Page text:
Wednesday, July 21, 2010


It’s been over a year since I’ve been confined to my house. A year since I’ve opened a window or even stood in the hallway of my building.

It’s been over a year since my parents came with me to my last “outside the condo” doctor appointment. We left there knowing I wouldn’t return... wouldn’t go outside or travel home. Dad asked where I wanted to go, what I wanted to see before I walked back into my house for the last time.

So we went to get McDonald’s french fries and the three of us sat on my patio, soaking in the sunshine and feeling the perfect breeze, until my breathing got to the point where I couldn’t take it any longer. Then we went inside and I’ve been here ever since.

We talked about a lot of things while sitting on the patio. We talked about the change that was happening, the choices I no longer had. We talked about things to come that I would miss, like graduations and weddings and birthdays and funerals. We talked about acceptance and trust and faith.

I just had no idea I would have to put those things to the test so soon.

Despite knowing how random my own life had become with my illness and it’s repercussions, I had no idea that randomness would spread so much further. That randomness would take my dad.

The autopsy showed that my dad was as healthy as we all thought he was. His heart was in perfect shape. He didn’t have a stroke or heart attack or any other thing that would take someone so instantly from this Earth. My dad, the farmer who spent his whole life outside and was probably bit by every bug imaginable while working in the fields, was stung on his toe while they were out on the lake.


He was stung on his toe, and they think he died of anaphylactic shock. He had no symptoms other than the sting hurting. His throat didn’t close. He didn’t get a rash. They think his blood pressure just dropped until he was gone. One minute he was flirting with my mom, the next minute he said he might not feel well, and the next second he was gone.


I keep thinking he should have lived for at least twenty more years. He should have. But the truth is, there are no shoulds in this life. I know that. I’ve lived that. I know that life isn’t about what we think we deserve, but rather it’s about fulfilling our purpose while we’re here.

Dad did that every day. He fulfilled his purpose by paying attention to HIS purpose. Dad lived with intention, and while the sting of an insect seems random to us, there are a million things Dad did in the weeks leading up to his death that show us there is nothing random if we listen to the urging of the Spirit.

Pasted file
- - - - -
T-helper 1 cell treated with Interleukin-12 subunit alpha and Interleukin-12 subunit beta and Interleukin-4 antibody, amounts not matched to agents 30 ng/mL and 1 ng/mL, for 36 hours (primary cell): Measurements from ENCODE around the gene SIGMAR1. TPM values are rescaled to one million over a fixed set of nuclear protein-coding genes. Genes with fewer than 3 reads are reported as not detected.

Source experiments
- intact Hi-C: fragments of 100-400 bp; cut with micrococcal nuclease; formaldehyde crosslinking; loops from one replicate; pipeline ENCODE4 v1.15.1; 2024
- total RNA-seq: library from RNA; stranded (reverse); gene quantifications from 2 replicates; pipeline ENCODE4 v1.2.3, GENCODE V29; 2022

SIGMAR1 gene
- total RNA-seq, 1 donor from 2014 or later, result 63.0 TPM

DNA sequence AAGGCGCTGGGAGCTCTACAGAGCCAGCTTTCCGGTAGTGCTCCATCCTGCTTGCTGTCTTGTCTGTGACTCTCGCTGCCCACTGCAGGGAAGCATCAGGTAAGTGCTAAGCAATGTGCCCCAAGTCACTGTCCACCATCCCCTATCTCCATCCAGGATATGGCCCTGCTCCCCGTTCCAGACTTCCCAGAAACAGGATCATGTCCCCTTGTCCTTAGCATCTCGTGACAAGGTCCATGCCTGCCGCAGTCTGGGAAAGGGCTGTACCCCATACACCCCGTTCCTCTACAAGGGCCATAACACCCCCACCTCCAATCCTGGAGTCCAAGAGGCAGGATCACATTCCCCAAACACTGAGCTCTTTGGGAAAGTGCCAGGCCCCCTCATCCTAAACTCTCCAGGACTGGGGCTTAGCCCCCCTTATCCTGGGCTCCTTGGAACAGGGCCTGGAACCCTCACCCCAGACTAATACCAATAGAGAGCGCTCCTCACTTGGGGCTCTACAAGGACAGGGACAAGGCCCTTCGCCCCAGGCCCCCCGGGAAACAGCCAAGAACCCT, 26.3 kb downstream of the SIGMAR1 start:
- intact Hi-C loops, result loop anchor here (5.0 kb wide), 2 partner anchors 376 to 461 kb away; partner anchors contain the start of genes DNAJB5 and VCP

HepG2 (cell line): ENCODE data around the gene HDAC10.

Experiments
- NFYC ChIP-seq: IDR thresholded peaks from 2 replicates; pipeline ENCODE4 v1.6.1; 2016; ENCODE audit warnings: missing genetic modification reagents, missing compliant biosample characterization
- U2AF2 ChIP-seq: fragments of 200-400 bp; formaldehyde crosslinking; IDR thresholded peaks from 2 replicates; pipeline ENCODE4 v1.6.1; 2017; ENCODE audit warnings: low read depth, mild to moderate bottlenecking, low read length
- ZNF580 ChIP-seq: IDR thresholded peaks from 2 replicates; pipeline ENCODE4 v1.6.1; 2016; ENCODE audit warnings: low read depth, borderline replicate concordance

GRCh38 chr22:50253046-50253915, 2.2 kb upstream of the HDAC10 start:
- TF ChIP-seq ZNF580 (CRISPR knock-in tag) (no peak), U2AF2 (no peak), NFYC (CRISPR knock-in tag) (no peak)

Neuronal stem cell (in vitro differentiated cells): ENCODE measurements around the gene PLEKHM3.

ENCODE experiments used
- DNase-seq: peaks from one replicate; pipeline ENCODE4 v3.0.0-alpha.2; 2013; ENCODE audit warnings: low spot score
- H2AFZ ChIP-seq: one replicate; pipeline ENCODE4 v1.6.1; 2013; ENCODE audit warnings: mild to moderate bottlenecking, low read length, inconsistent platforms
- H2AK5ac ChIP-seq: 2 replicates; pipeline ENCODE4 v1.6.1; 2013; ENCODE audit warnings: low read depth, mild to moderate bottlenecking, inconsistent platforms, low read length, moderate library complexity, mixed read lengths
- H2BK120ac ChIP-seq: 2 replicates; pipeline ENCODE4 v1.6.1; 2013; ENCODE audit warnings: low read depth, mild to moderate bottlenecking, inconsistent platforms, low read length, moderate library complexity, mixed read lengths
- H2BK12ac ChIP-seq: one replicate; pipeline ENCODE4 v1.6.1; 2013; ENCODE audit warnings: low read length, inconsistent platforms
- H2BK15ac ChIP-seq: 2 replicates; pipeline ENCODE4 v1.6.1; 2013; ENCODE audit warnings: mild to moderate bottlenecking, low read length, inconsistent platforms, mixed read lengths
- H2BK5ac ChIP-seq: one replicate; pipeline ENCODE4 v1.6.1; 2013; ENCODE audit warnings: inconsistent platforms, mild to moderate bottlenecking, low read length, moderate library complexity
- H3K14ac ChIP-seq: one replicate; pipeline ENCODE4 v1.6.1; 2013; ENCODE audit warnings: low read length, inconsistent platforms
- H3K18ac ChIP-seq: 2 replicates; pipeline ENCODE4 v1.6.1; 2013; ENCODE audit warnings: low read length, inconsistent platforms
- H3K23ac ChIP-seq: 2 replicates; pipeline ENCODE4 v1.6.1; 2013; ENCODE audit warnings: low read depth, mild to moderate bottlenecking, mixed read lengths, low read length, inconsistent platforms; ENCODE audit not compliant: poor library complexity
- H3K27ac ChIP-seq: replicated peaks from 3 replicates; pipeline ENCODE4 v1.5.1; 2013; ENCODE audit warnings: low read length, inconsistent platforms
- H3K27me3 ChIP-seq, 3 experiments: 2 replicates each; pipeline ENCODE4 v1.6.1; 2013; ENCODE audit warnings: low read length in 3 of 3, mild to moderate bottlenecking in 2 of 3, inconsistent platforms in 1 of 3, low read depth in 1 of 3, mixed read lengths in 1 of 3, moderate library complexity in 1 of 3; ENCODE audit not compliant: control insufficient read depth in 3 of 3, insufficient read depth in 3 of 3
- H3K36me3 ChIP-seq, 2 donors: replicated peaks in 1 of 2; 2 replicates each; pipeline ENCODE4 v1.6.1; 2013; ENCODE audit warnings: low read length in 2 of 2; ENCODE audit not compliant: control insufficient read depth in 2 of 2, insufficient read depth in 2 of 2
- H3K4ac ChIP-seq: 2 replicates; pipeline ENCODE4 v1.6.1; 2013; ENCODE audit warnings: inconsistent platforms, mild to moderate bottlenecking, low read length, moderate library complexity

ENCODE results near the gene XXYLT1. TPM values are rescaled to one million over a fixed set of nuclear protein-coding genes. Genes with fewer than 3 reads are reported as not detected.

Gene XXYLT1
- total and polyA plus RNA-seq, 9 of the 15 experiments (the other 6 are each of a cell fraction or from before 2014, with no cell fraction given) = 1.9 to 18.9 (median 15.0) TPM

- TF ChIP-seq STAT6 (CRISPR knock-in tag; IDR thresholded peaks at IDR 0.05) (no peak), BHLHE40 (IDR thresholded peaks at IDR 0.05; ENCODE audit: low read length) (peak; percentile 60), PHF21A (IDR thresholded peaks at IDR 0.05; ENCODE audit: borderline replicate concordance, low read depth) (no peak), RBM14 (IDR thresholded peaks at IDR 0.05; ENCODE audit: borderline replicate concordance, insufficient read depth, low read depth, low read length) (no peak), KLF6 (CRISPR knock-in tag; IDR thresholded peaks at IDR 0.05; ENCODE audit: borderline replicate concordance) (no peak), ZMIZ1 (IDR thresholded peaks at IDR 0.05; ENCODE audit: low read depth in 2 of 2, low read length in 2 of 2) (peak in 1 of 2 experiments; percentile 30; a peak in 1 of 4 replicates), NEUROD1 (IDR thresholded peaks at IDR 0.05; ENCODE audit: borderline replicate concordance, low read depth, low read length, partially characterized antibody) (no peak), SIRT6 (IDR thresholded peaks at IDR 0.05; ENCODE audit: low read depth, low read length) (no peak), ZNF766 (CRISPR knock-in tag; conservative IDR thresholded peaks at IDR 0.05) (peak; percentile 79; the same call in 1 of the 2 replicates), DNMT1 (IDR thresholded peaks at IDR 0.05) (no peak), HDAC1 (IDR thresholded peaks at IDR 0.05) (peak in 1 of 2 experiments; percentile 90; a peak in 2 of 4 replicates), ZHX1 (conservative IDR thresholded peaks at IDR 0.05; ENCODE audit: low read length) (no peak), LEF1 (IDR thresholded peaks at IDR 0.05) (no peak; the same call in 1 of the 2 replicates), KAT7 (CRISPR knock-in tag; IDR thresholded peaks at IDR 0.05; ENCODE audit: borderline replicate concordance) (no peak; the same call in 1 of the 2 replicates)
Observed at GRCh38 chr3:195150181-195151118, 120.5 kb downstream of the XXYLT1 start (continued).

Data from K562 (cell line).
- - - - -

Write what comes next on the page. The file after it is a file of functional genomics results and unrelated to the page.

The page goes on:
The people he visited and took care of, the trips he made to see his children, the tasks he completed around the house, the way he took care of mom in extra measure. That day they stopped and visited friends that live on the lake, and before he walked out of their house he turned back... hugged them... and asked aloud for God to bless them.

Intention. Not random.

He didn’t have a prompting in his spirit and think, “I’ll get to that tomorrow. I’ll visit them tomorrow. I’ll bless them next time.” He felt an urge and he acted.

I want to live with that kind of intention. Google says 1% of people die from anaphylactic shock. While his death may have been random, his life was anything but. I tried to remind myself of that fact while I sat in my house and watched his wake through a computer screen.

I tried, while watching his funeral on Skype, to remember that I can’t live my life thinking in shoulds. That I should have been there. I should have had the chance to say goodbye. I should have touched his hand. I should have stood with my siblings as they draped the white cloth over his coffin. A coffin I never got to put my fingerprints on and leave my mark for him. I should have hugged my mom and held my sisters’ hands while telling my brothers how much he loved them.

So many shoulds. So many things that seem like a basic human right. But that’s not how life works. Life works with acceptance and trust and faith.

Just like we talked about on the patio.

I am trying to live with that intention.

I just didn’t think I would have to so soon.

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